Self-Publishing & Merchandising: A Book’s Interior Design
WHEN WE SPEAK OF BOOKS, we mostly speak of them as one of two things: an object, made up of surfaces and contours and textures, or as a vehicle for ideas. We rarely pause to consider the interior design of a book, unless of course it is a book that draws attention with smart graphic design and accentuation. What readers and producers of comic books, graphic novels, and illustrated fiction take for granted, the prose community has by and large neglected; that is, when we crack open the cover of a new book by Hugh Howey or Rachel Swaby or Sarah Taylor, we forget that every letter on those pages, every jot of ink and swathe of white space, has to be carefully arranged in order to make for a pleasant––and submersive––reading experience.
For the self-published author, a book’s interior aesthetic can spiral out of control quickly. This is because a self-published author is not, generally speaking, a renaissance man with phenomenal powers of writing and artistry and graphic design. A beautiful cover may seem like a more worthwhile use of a self-published author’s limited time. Though there may be the rare exception, the average person who chooses (or is required by circumstances) to bypass traditional publishing also lacks the legion of highly specialized editorial staff who comb through manuscripts and ARCs looking for even the tiniest flaw––an orphan sentence, a snafu in line spacing, you name it. And believe me, even though we don’t tend to think of readers as detail freaks, they have a sensitive nose for anything that feels “off.” Your job as a self-published author is to keep your reader reading your book, not caught up in the intricacies of its design. For that reason, a book’s interior should look as polished as possible.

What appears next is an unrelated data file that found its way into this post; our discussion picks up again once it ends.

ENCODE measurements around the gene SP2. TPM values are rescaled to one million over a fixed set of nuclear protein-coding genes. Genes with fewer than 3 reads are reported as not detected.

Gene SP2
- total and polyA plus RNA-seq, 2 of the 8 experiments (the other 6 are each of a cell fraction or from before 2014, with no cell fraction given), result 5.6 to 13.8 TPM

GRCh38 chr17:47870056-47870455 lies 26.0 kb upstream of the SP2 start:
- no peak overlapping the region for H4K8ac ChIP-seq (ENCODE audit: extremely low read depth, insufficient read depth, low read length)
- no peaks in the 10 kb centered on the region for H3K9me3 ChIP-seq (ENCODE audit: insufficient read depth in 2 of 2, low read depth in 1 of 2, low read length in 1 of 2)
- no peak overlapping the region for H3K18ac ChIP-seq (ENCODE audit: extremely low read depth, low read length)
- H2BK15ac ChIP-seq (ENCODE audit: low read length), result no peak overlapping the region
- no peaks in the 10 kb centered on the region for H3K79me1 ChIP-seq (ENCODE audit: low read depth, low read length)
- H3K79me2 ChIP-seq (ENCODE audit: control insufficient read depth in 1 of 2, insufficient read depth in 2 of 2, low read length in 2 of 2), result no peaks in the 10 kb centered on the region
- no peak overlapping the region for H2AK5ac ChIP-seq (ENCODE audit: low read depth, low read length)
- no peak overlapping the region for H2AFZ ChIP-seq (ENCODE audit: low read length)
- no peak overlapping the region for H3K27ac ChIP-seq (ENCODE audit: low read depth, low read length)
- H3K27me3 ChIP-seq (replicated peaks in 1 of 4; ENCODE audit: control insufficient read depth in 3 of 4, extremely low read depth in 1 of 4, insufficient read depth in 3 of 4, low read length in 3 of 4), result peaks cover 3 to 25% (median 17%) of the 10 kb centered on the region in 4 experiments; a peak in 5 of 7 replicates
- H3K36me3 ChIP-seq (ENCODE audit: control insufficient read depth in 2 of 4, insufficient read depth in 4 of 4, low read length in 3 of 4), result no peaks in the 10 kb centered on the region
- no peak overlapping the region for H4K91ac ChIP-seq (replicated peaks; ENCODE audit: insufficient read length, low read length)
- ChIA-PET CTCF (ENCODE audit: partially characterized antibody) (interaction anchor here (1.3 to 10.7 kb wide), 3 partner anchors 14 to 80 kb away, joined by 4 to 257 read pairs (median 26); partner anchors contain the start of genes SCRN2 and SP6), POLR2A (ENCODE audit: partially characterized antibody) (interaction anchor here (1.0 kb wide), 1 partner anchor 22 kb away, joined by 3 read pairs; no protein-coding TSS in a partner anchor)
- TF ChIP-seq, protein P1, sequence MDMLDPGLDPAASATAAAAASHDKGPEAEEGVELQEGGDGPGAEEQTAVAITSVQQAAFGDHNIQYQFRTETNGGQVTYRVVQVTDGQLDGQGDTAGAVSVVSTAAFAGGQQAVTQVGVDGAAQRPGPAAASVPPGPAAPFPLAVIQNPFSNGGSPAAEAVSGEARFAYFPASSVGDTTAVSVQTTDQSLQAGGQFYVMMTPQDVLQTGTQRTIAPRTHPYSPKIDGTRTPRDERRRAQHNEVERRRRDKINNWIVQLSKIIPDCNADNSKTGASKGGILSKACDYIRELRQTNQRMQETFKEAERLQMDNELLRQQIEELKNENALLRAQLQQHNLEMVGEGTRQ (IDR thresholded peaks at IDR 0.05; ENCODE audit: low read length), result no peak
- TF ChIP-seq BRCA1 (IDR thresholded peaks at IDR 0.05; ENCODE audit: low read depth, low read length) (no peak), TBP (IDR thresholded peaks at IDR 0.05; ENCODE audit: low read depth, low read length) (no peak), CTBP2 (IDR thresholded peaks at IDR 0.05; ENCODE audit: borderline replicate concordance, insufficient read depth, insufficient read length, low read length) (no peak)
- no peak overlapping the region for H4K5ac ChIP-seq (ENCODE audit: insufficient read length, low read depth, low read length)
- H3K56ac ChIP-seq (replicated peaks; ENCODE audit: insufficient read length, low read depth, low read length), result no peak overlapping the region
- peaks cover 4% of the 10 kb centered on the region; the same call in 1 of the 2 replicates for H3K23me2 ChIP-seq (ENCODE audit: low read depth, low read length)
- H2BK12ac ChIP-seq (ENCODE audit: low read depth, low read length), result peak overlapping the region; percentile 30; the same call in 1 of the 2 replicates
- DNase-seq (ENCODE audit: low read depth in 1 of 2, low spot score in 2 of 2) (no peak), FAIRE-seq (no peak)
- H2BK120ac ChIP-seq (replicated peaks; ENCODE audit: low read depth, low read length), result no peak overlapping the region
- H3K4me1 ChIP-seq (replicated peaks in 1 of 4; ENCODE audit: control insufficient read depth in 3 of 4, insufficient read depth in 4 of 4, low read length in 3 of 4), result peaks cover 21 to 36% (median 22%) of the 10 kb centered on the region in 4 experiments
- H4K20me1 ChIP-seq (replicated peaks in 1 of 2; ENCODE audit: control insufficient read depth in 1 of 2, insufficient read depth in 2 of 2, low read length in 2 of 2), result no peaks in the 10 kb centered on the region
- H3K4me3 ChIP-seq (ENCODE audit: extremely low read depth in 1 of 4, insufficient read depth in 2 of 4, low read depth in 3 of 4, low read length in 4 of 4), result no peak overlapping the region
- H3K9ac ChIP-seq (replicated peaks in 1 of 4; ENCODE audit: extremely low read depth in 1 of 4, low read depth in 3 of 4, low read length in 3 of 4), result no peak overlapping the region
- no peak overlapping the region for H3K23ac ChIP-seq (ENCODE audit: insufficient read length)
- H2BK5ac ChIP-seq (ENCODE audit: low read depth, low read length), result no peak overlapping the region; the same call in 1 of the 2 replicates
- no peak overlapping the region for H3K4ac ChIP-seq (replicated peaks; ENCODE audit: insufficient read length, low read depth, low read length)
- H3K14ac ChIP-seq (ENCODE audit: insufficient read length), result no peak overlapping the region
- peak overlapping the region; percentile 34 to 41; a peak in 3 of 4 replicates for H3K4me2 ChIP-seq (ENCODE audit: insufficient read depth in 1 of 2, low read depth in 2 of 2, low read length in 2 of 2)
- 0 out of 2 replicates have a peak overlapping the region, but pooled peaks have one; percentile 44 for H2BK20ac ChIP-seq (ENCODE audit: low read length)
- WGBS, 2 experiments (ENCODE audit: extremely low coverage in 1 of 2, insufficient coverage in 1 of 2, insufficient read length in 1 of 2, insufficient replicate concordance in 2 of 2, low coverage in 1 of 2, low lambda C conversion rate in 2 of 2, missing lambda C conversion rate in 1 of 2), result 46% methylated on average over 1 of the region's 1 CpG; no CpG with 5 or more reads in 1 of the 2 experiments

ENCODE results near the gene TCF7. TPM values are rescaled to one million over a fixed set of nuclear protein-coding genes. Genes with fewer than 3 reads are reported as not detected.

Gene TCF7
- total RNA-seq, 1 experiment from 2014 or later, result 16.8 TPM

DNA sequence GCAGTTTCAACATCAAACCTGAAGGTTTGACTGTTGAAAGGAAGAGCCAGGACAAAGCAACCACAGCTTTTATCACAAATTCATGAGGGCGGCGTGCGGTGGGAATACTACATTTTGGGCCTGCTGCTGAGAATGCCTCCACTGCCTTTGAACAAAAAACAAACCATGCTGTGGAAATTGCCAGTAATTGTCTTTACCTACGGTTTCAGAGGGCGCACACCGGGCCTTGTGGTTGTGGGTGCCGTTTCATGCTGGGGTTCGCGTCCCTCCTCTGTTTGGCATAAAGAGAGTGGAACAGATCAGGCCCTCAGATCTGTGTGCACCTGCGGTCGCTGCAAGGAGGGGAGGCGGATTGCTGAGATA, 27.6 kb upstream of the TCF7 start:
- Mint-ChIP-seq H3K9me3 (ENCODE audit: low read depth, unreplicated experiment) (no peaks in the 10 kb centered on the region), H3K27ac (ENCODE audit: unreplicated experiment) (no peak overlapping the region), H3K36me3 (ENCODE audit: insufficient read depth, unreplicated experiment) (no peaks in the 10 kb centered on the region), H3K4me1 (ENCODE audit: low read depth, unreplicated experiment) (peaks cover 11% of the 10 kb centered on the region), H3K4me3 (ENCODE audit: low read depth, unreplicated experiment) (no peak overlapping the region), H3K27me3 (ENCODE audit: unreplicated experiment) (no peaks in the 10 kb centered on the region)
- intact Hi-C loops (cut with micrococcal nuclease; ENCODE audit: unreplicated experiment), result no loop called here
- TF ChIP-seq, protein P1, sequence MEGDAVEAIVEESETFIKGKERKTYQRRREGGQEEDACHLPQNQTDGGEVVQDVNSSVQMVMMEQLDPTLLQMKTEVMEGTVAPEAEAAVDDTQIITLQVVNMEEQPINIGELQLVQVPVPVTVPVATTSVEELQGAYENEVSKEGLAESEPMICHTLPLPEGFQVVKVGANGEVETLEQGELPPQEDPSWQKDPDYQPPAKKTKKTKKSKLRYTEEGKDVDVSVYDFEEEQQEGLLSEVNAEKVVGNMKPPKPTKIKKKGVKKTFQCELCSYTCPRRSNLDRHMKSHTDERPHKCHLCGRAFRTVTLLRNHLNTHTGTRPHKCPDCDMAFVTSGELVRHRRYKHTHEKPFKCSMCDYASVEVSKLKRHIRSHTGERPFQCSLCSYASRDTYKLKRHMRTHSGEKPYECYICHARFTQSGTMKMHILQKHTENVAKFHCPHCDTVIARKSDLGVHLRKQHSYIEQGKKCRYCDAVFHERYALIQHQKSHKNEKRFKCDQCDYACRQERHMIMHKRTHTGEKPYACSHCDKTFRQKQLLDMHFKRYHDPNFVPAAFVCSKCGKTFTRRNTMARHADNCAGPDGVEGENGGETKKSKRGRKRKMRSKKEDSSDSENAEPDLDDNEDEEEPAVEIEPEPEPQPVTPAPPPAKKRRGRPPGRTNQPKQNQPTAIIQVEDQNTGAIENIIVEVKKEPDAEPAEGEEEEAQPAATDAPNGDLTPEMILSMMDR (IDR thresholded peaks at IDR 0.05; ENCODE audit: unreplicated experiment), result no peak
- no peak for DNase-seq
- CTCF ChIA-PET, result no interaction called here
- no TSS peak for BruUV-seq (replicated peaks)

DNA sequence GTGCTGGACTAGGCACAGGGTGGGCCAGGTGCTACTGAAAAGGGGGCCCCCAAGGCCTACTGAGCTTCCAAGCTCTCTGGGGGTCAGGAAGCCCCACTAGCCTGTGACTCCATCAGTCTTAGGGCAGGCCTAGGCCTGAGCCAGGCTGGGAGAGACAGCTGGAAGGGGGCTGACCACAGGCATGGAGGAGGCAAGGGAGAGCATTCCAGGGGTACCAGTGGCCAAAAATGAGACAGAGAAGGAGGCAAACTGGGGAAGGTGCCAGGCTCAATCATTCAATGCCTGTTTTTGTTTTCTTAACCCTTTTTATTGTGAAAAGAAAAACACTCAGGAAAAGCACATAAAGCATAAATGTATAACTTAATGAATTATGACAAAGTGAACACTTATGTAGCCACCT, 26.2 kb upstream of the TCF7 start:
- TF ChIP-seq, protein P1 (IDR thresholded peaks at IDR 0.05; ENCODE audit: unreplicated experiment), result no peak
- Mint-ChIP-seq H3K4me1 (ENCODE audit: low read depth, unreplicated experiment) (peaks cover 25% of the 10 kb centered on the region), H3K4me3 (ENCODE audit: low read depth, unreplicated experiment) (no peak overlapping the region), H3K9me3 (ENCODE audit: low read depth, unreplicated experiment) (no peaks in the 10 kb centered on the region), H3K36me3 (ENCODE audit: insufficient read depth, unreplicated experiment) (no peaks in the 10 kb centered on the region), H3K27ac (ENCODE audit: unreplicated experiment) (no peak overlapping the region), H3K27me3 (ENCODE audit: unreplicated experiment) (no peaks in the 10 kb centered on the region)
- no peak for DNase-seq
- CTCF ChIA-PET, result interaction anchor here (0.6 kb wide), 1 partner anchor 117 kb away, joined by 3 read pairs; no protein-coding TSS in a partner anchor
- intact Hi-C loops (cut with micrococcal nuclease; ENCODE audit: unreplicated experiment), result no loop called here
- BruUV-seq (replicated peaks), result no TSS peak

Here are a few tips. >>READ MORE